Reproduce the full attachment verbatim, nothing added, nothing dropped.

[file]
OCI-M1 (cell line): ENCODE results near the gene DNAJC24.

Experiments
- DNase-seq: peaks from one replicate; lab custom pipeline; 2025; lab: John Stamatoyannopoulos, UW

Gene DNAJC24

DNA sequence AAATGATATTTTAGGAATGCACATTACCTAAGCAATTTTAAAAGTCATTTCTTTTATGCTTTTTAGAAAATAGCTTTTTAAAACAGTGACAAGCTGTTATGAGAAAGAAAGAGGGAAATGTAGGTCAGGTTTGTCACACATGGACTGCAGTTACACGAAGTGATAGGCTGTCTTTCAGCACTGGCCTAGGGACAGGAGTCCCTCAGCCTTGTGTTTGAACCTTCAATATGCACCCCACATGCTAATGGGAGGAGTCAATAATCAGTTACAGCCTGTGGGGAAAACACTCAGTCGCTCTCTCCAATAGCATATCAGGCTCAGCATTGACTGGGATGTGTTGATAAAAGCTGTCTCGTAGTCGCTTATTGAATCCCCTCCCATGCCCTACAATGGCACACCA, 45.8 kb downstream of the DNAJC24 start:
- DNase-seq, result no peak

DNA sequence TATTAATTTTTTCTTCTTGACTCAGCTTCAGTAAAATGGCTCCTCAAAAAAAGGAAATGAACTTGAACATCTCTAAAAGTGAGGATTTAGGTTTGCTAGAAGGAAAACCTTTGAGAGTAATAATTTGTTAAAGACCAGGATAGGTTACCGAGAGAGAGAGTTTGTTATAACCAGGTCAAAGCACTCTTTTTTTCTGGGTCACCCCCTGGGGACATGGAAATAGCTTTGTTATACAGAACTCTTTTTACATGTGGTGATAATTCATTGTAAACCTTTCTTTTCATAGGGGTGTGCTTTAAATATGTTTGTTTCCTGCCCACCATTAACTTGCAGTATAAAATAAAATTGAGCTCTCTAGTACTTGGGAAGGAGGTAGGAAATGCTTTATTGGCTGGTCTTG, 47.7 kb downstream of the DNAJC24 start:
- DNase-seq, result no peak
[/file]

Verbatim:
OCI-M1 (cell line): ENCODE results near the gene DNAJC24.

Experiments
- DNase-seq: peaks from one replicate; lab custom pipeline; 2025; lab: John Stamatoyannopoulos, UW

Gene DNAJC24

DNA sequence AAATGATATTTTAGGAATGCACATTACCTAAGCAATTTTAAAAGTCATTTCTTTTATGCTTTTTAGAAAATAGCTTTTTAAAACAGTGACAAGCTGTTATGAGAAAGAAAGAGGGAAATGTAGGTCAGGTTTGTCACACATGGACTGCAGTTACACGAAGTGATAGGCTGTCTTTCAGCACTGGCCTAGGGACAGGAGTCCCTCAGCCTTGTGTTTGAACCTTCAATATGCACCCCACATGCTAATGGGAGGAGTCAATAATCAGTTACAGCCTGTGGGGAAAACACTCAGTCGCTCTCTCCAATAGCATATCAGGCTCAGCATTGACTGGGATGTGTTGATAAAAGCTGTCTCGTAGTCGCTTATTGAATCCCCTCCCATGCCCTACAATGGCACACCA, 45.8 kb downstream of the DNAJC24 start:
- DNase-seq, result no peak

DNA sequence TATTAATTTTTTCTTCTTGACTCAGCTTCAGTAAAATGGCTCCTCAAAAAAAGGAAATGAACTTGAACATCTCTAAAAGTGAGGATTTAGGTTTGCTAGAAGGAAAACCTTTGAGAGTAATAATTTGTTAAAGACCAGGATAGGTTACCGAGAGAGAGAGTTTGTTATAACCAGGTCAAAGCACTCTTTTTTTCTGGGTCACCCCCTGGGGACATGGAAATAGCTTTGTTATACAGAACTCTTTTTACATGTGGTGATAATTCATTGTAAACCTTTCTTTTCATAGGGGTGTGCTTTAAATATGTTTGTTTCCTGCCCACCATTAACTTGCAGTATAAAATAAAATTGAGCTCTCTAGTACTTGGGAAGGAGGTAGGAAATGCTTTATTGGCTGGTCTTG, 47.7 kb downstream of the DNAJC24 start:
- DNase-seq, result no peak